She never intended to let herself get attached to anyone. It wasn’t that she was cold or aloof — she enjoyed socializing and counted a number of her associates as friends. But deep attachments to other people were, quite simply, impractical. Arete had no desire to pass on her bloodline or heritage. She had no desire to reproduce, no mothering instinct demanding to be fulfilled. She was content to let her legacy be one of deeds and achievements. She was happy to fully devote her life to her duty. She credited that devotion to duty for leading to this moment.

   She thought back to the day her devotion to duty took her to Region Bragi to crawl around the pile of burned rubble that had been the Sparks house. She recalled finding the frightened, guilt-ridden boy in what remained of the cellar, coaxing him out, promising him that she could help him. She recalled the way he clung to her as she took him back to Arion. She recalled the ways he acted out with mean-spirited pranks in his anger and guilt over the deaths of his parents and siblings. She recalled the night she broke the news that he had not started the fire that claimed his home and family — the night she told him his family had been murdered. She recalled the way his guilt turned to a violent fury.

   She thought back to the day her devotion to duty called her to Dagr — another fearsomely powerful child at the center of another tragic situation. She recalled the doubts when she suggested Rett may be able to help. She recalled her own hesitation to tell him about the mission. She recalled the change that came over him and his insistence that he be allowed to help. She recalled the look in Everett’s eyes when he first saw the boy in the Orrat Mountains. She recalled the determined set of his jaw when he said he wanted to be the one to approach him. She recalled he used the word “please”.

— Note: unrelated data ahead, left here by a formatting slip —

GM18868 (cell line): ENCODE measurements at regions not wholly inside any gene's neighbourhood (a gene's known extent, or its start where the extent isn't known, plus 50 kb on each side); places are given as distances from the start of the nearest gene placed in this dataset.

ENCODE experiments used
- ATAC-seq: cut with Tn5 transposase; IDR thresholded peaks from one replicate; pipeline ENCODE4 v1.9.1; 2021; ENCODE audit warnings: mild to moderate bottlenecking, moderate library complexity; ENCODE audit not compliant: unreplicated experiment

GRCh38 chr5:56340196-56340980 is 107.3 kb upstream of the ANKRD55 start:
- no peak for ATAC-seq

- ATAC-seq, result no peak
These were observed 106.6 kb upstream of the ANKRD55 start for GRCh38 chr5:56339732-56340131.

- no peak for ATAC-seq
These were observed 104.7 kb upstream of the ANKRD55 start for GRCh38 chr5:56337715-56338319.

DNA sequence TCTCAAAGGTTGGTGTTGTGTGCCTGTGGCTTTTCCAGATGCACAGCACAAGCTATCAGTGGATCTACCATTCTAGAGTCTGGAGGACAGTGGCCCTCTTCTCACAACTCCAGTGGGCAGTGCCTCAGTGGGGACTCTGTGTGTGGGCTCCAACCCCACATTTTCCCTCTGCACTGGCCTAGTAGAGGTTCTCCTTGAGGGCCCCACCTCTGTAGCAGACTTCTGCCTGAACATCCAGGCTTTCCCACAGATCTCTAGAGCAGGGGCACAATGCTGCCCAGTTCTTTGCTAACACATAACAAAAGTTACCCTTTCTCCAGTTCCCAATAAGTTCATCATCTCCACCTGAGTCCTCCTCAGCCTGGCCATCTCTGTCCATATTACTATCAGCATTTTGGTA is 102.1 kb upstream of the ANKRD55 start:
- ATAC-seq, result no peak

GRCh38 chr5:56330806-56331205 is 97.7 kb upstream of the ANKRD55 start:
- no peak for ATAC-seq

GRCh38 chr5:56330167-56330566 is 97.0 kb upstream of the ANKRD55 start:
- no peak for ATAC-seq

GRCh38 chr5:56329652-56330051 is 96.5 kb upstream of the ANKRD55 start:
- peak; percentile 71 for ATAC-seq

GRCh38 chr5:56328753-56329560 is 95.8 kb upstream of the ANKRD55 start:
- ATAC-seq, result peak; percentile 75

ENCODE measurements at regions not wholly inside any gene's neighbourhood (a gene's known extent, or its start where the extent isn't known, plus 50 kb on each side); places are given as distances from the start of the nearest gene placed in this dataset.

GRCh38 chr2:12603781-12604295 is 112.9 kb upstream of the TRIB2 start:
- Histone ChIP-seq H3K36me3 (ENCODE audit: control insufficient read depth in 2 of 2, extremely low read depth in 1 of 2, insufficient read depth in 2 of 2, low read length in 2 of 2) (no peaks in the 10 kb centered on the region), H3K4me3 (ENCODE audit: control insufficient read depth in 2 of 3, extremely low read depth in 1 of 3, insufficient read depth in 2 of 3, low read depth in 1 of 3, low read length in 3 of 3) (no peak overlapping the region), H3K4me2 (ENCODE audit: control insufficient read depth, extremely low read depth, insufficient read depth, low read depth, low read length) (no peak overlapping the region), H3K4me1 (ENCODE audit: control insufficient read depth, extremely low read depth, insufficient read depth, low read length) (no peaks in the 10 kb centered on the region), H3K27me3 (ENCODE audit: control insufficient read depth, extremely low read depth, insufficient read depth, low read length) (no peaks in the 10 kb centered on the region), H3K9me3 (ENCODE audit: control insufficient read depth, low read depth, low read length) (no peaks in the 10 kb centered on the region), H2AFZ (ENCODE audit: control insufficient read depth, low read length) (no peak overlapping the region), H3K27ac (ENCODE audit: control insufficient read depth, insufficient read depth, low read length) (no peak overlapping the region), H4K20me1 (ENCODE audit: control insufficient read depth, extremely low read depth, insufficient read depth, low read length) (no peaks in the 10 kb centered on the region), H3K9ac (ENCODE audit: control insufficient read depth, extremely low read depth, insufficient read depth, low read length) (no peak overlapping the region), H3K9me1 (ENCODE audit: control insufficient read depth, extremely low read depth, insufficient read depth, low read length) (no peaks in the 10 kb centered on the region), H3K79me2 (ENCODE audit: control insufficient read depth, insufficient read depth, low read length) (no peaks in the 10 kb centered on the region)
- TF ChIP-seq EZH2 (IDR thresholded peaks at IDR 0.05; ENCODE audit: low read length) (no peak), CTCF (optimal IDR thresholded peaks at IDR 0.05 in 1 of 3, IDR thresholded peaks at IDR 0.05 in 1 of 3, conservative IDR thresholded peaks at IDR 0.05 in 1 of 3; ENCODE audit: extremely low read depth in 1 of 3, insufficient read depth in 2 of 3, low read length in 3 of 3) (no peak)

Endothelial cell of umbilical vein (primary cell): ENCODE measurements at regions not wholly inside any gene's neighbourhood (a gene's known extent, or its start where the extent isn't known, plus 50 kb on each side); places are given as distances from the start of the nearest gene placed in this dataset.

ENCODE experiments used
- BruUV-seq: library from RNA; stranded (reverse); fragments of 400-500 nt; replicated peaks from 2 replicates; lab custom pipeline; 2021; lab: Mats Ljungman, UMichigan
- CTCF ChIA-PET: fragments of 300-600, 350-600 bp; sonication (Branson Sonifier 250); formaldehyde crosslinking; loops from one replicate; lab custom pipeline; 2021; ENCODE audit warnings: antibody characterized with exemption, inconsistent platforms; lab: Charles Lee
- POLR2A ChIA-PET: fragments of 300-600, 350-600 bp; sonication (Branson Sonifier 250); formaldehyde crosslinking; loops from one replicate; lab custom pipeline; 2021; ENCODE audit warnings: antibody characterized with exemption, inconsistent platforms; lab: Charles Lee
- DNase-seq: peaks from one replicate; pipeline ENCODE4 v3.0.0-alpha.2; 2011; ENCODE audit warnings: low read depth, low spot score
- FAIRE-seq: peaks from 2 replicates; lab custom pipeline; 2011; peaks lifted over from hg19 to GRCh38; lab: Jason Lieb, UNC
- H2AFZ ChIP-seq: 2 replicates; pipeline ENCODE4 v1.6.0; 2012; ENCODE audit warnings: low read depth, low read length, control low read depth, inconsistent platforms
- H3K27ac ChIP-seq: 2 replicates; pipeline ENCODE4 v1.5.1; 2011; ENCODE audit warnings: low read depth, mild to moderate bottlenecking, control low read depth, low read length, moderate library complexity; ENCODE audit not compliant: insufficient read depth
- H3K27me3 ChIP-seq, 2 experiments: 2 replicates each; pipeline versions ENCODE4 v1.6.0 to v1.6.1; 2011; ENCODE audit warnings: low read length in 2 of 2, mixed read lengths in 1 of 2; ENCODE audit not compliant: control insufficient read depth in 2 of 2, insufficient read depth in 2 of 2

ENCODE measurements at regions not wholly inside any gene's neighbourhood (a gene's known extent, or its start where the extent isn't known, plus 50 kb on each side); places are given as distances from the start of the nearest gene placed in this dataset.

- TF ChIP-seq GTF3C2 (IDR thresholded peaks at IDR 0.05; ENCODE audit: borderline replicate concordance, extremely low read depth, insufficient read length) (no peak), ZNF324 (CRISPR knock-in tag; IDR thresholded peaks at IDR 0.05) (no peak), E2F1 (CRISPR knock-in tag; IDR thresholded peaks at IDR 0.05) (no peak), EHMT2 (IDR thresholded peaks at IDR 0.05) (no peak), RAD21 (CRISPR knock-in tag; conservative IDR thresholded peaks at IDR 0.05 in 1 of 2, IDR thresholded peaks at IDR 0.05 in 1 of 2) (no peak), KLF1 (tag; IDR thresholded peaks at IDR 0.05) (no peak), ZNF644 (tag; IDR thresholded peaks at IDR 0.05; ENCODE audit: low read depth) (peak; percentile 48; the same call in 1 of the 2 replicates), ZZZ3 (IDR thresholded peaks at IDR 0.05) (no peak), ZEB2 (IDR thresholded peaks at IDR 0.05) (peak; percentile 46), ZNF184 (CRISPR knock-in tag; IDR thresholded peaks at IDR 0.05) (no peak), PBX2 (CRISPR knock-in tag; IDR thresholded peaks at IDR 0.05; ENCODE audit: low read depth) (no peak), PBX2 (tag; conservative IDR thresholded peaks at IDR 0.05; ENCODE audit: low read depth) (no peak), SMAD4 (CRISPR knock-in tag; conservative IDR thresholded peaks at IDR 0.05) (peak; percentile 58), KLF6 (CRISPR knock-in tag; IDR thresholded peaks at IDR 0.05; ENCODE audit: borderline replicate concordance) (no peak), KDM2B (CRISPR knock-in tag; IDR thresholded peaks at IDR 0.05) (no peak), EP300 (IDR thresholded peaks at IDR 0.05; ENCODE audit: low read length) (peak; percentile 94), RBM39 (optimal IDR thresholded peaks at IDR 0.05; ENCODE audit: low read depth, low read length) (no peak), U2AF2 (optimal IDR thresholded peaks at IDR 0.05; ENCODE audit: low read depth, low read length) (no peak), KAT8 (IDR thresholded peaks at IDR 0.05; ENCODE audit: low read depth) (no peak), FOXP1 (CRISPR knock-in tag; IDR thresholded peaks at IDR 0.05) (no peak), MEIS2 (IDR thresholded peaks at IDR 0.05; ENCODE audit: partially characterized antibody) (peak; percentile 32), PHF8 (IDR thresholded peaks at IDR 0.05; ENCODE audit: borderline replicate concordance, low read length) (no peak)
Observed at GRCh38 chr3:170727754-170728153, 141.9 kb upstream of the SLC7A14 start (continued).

She thought back through the years. She recalled the day when Kenneth went to live with Bethany Solace — and the way Rett shyly approached her, asking if he could stay with her. She had never wanted to be a mother, but felt a curious flutter in her heart at his request. She recalled the day he first called her Mom. She recalled all the mischief and mayhem the two teenage boys would often get into. She recalled the fights, the make-ups, the pranks. She recalled the disregard for rules, the incredibly effective teamwork, the inviolate bounds they set for themselves as they grew into young men.

  She thought it no small irony that  she — the woman who was too practical to let herself get emotionally attached — now stood here letting her infant grandson gnaw toothlessly on her finger.  She bounced Lincon in her arms while Meli fussed with Rett’s hair and Bet brushed motes of lint from Ken’s dress uniform.

   “So how do we look, Mom?” Rett asked as Meli finally stepped away and collected Lincon from Arete. Ken bent slightly so Bet could give him a kiss on the cheek, then straightened to stand at attention next to Rett.

   Arete straightened her own uniform before looking them both over. Her heart swelled with the pride of a mentor and mother. “You look like you’re ready to make history.” She quickly wiped away a thoroughly impractical tear and turned to lead her protégés out to the assembly where they would become the youngest paladins accepted by the Order.

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